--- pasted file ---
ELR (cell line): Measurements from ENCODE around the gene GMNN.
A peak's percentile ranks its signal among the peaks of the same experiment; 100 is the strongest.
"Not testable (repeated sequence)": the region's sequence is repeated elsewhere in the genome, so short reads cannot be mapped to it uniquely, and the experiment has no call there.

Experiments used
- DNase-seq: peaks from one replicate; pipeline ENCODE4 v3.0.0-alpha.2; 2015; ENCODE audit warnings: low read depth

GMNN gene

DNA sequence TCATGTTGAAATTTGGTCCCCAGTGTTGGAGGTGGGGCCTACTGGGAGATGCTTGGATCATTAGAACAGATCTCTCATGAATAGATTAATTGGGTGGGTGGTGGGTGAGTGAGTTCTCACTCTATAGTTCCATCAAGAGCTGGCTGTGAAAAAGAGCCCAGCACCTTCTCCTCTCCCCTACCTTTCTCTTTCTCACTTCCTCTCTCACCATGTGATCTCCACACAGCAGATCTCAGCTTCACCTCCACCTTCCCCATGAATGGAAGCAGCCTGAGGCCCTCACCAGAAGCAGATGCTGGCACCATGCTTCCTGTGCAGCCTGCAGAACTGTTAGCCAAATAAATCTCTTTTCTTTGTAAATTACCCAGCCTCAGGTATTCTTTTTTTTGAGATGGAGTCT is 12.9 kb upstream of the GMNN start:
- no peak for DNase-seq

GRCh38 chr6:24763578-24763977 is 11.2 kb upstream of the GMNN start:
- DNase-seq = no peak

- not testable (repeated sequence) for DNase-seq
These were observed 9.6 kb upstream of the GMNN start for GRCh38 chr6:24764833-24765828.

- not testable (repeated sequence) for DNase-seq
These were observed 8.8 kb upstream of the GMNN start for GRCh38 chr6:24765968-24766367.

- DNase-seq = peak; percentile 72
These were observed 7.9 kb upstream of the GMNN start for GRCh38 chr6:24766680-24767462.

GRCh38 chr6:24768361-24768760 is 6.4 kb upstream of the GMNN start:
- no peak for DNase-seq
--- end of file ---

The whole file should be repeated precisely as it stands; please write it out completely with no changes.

ELR (cell line): Measurements from ENCODE around the gene GMNN.
A peak's percentile ranks its signal among the peaks of the same experiment; 100 is the strongest.
"Not testable (repeated sequence)": the region's sequence is repeated elsewhere in the genome, so short reads cannot be mapped to it uniquely, and the experiment has no call there.

Experiments used
- DNase-seq: peaks from one replicate; pipeline ENCODE4 v3.0.0-alpha.2; 2015; ENCODE audit warnings: low read depth

GMNN gene

DNA sequence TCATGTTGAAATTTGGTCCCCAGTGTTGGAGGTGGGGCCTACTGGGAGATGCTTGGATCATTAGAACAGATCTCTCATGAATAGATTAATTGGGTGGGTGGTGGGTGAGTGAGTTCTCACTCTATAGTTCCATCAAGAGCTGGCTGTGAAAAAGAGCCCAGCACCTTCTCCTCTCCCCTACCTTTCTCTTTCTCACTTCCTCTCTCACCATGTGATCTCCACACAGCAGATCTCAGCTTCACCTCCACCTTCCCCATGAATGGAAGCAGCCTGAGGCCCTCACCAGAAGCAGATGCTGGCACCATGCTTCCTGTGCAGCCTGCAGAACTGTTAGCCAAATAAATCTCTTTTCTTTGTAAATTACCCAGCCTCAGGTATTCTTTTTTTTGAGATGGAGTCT is 12.9 kb upstream of the GMNN start:
- no peak for DNase-seq

GRCh38 chr6:24763578-24763977 is 11.2 kb upstream of the GMNN start:
- DNase-seq = no peak

- not testable (repeated sequence) for DNase-seq
These were observed 9.6 kb upstream of the GMNN start for GRCh38 chr6:24764833-24765828.

- not testable (repeated sequence) for DNase-seq
These were observed 8.8 kb upstream of the GMNN start for GRCh38 chr6:24765968-24766367.

- DNase-seq = peak; percentile 72
These were observed 7.9 kb upstream of the GMNN start for GRCh38 chr6:24766680-24767462.

GRCh38 chr6:24768361-24768760 is 6.4 kb upstream of the GMNN start:
- no peak for DNase-seq